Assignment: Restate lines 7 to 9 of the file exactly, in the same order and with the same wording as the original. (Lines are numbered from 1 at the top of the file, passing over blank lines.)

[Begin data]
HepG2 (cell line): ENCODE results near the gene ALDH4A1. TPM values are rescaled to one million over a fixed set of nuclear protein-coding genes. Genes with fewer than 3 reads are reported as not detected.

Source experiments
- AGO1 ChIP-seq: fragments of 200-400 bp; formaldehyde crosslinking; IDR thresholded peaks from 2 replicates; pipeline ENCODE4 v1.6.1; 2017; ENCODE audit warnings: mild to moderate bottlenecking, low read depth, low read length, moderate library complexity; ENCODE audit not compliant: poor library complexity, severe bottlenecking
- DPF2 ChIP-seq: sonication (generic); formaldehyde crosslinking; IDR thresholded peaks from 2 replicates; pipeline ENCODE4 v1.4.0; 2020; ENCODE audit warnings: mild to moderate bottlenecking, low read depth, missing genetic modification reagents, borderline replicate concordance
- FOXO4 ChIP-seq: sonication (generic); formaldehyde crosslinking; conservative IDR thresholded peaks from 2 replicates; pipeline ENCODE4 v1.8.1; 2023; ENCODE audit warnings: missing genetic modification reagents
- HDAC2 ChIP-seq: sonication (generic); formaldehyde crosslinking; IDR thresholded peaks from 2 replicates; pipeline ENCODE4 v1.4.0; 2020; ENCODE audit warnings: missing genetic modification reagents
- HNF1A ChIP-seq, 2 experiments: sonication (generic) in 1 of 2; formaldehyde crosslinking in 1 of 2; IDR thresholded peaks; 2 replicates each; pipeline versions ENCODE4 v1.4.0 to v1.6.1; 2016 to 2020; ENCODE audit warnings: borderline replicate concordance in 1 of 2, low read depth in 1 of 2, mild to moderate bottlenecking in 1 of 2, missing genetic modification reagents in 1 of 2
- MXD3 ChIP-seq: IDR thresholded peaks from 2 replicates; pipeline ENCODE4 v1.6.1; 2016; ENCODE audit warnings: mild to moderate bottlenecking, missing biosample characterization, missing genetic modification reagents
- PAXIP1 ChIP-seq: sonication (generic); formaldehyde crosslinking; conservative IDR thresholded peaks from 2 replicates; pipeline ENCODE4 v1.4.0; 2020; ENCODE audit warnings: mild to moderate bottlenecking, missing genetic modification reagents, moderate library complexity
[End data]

- HNF1A ChIP-seq, 2 experiments: sonication (generic) in 1 of 2; formaldehyde crosslinking in 1 of 2; IDR thresholded peaks; 2 replicates each; pipeline versions ENCODE4 v1.4.0 to v1.6.1; 2016 to 2020; ENCODE audit warnings: borderline replicate concordance in 1 of 2, low read depth in 1 of 2, mild to moderate bottlenecking in 1 of 2, missing genetic modification reagents in 1 of 2
- MXD3 ChIP-seq: IDR thresholded peaks from 2 replicates; pipeline ENCODE4 v1.6.1; 2016; ENCODE audit warnings: mild to moderate bottlenecking, missing biosample characterization, missing genetic modification reagents
- PAXIP1 ChIP-seq: sonication (generic); formaldehyde crosslinking; conservative IDR thresholded peaks from 2 replicates; pipeline ENCODE4 v1.4.0; 2020; ENCODE audit warnings: mild to moderate bottlenecking, missing genetic modification reagents, moderate library complexity